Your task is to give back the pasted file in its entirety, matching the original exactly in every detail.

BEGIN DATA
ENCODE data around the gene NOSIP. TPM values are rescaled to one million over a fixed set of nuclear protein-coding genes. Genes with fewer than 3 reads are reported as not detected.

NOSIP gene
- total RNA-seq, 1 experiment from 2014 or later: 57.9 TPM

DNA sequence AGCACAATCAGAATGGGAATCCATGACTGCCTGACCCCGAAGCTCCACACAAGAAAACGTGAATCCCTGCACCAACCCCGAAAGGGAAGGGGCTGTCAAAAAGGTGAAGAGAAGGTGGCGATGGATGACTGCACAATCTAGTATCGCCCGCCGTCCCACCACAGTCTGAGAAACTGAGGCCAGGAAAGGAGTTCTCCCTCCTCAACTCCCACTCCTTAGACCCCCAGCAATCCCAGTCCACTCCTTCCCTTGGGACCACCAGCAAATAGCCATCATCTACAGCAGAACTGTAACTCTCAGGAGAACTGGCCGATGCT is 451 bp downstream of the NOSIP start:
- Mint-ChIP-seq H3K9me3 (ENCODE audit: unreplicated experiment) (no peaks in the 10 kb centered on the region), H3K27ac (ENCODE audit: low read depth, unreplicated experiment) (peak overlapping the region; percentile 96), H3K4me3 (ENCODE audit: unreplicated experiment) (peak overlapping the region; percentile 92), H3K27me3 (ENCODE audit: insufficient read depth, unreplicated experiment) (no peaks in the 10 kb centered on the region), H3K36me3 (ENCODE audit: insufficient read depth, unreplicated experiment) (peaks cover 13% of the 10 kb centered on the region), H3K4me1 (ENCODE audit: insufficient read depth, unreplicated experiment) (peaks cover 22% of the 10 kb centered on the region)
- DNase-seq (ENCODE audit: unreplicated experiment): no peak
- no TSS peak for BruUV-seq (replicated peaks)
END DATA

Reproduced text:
ENCODE data around the gene NOSIP. TPM values are rescaled to one million over a fixed set of nuclear protein-coding genes. Genes with fewer than 3 reads are reported as not detected.

NOSIP gene
- total RNA-seq, 1 experiment from 2014 or later: 57.9 TPM

DNA sequence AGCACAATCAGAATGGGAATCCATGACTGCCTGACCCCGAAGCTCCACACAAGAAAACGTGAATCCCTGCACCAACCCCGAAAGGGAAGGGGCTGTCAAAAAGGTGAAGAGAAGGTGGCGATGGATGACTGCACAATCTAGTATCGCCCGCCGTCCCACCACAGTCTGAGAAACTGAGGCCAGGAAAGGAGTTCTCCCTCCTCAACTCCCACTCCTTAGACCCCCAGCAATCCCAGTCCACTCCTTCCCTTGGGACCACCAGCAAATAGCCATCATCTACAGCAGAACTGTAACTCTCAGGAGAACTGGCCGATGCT is 451 bp downstream of the NOSIP start:
- Mint-ChIP-seq H3K9me3 (ENCODE audit: unreplicated experiment) (no peaks in the 10 kb centered on the region), H3K27ac (ENCODE audit: low read depth, unreplicated experiment) (peak overlapping the region; percentile 96), H3K4me3 (ENCODE audit: unreplicated experiment) (peak overlapping the region; percentile 92), H3K27me3 (ENCODE audit: insufficient read depth, unreplicated experiment) (no peaks in the 10 kb centered on the region), H3K36me3 (ENCODE audit: insufficient read depth, unreplicated experiment) (peaks cover 13% of the 10 kb centered on the region), H3K4me1 (ENCODE audit: insufficient read depth, unreplicated experiment) (peaks cover 22% of the 10 kb centered on the region)
- DNase-seq (ENCODE audit: unreplicated experiment): no peak
- no TSS peak for BruUV-seq (replicated peaks)